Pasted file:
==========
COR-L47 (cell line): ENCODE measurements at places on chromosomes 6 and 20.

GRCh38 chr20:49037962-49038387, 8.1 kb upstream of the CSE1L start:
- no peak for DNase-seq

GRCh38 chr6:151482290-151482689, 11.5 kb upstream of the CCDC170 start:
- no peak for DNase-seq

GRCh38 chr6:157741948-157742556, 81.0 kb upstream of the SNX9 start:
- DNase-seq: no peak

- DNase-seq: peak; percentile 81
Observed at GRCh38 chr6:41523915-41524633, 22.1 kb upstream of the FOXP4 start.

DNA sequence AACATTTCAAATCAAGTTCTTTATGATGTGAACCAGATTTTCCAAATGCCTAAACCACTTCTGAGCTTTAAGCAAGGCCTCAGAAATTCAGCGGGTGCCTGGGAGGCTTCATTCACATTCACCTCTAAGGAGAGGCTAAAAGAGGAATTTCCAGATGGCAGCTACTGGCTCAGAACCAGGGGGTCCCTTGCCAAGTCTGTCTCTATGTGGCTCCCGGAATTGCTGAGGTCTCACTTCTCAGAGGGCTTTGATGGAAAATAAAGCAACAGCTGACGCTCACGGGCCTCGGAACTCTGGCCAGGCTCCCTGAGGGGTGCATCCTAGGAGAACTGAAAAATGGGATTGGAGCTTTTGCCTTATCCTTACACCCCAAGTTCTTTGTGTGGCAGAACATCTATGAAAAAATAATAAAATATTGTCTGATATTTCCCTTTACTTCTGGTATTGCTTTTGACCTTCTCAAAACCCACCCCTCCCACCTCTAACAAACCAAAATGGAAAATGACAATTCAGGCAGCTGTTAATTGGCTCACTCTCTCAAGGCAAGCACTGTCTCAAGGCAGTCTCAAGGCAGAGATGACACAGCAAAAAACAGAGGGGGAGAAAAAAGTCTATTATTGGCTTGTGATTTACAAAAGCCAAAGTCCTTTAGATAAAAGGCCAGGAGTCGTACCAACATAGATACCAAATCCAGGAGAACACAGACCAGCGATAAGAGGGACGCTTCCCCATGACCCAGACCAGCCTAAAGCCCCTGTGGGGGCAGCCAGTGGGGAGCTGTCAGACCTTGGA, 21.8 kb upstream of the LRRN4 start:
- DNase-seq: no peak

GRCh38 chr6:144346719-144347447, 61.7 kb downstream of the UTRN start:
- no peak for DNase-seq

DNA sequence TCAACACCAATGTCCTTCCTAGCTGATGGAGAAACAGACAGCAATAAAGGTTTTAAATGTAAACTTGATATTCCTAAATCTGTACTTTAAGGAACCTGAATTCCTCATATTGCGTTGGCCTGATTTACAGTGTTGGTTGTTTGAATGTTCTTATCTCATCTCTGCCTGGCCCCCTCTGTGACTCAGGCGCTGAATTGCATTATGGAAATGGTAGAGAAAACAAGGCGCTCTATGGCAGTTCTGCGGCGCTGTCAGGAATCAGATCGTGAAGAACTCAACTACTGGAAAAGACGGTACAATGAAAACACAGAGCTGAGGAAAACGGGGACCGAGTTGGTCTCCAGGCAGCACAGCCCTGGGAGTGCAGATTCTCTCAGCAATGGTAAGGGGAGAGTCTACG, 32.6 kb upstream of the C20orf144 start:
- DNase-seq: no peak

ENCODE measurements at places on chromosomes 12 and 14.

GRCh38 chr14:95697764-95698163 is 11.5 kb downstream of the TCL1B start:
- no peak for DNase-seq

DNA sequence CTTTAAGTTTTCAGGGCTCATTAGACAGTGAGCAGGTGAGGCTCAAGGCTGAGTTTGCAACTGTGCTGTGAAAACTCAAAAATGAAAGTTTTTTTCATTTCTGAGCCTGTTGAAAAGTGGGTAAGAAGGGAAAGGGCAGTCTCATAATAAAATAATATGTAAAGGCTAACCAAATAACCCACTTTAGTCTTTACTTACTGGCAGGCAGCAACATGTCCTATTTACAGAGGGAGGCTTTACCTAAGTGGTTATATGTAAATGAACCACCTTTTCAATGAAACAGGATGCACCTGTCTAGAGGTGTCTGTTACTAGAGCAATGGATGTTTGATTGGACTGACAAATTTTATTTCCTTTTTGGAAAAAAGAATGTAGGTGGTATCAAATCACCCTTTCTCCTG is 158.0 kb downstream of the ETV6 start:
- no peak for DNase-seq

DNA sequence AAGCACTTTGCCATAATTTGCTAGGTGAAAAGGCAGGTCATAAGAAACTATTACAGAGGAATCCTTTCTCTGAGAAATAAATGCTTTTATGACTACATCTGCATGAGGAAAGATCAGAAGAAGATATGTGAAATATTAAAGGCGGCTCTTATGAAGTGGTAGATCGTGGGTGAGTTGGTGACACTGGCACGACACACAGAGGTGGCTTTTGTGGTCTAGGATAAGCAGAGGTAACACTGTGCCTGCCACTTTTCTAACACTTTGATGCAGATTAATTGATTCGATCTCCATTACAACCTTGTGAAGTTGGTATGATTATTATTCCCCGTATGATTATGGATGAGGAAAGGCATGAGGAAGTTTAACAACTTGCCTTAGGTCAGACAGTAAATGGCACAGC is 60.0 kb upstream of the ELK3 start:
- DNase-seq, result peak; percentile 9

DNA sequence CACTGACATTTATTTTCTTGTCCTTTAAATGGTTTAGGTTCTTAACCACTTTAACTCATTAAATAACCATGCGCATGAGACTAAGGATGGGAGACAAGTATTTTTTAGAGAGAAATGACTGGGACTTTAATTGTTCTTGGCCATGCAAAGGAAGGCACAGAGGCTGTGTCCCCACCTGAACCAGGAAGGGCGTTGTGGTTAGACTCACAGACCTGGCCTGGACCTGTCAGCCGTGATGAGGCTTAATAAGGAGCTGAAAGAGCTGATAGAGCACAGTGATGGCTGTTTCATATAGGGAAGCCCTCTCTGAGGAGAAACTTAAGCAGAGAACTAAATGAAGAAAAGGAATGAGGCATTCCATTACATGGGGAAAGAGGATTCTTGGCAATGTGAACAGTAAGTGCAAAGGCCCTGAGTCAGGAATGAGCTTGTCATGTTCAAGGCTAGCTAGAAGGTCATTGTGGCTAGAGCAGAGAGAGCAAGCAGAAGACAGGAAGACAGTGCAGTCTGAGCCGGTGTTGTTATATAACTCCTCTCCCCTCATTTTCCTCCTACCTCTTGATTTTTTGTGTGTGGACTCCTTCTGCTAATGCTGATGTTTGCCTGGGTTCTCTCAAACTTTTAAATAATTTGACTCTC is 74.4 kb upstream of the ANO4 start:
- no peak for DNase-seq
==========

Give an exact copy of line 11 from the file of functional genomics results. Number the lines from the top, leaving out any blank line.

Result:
- DNase-seq: no peak